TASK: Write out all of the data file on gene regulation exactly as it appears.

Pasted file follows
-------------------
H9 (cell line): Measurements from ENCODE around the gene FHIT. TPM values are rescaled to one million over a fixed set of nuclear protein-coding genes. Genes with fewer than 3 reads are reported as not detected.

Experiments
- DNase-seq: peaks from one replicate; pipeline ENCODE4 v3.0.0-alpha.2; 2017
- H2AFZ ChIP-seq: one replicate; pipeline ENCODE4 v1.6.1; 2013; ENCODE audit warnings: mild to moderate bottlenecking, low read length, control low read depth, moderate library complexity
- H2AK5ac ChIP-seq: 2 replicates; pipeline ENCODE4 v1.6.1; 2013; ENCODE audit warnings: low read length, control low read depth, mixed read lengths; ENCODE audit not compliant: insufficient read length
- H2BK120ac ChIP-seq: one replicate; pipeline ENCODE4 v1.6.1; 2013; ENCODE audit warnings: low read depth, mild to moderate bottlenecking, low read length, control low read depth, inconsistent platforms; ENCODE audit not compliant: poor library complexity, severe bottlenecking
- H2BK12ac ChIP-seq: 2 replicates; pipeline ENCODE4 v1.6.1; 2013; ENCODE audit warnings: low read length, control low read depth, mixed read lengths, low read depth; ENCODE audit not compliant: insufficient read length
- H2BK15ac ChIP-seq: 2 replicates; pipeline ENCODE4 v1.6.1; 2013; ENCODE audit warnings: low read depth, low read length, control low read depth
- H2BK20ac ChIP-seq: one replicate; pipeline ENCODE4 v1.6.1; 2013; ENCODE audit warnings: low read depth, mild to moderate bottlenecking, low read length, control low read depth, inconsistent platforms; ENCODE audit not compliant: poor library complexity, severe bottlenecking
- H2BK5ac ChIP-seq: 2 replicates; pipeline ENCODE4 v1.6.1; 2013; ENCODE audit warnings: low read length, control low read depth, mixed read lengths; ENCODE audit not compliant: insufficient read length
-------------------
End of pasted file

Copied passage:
H9 (cell line): Measurements from ENCODE around the gene FHIT. TPM values are rescaled to one million over a fixed set of nuclear protein-coding genes. Genes with fewer than 3 reads are reported as not detected.

Experiments
- DNase-seq: peaks from one replicate; pipeline ENCODE4 v3.0.0-alpha.2; 2017
- H2AFZ ChIP-seq: one replicate; pipeline ENCODE4 v1.6.1; 2013; ENCODE audit warnings: mild to moderate bottlenecking, low read length, control low read depth, moderate library complexity
- H2AK5ac ChIP-seq: 2 replicates; pipeline ENCODE4 v1.6.1; 2013; ENCODE audit warnings: low read length, control low read depth, mixed read lengths; ENCODE audit not compliant: insufficient read length
- H2BK120ac ChIP-seq: one replicate; pipeline ENCODE4 v1.6.1; 2013; ENCODE audit warnings: low read depth, mild to moderate bottlenecking, low read length, control low read depth, inconsistent platforms; ENCODE audit not compliant: poor library complexity, severe bottlenecking
- H2BK12ac ChIP-seq: 2 replicates; pipeline ENCODE4 v1.6.1; 2013; ENCODE audit warnings: low read length, control low read depth, mixed read lengths, low read depth; ENCODE audit not compliant: insufficient read length
- H2BK15ac ChIP-seq: 2 replicates; pipeline ENCODE4 v1.6.1; 2013; ENCODE audit warnings: low read depth, low read length, control low read depth
- H2BK20ac ChIP-seq: one replicate; pipeline ENCODE4 v1.6.1; 2013; ENCODE audit warnings: low read depth, mild to moderate bottlenecking, low read length, control low read depth, inconsistent platforms; ENCODE audit not compliant: poor library complexity, severe bottlenecking
- H2BK5ac ChIP-seq: 2 replicates; pipeline ENCODE4 v1.6.1; 2013; ENCODE audit warnings: low read length, control low read depth, mixed read lengths; ENCODE audit not compliant: insufficient read length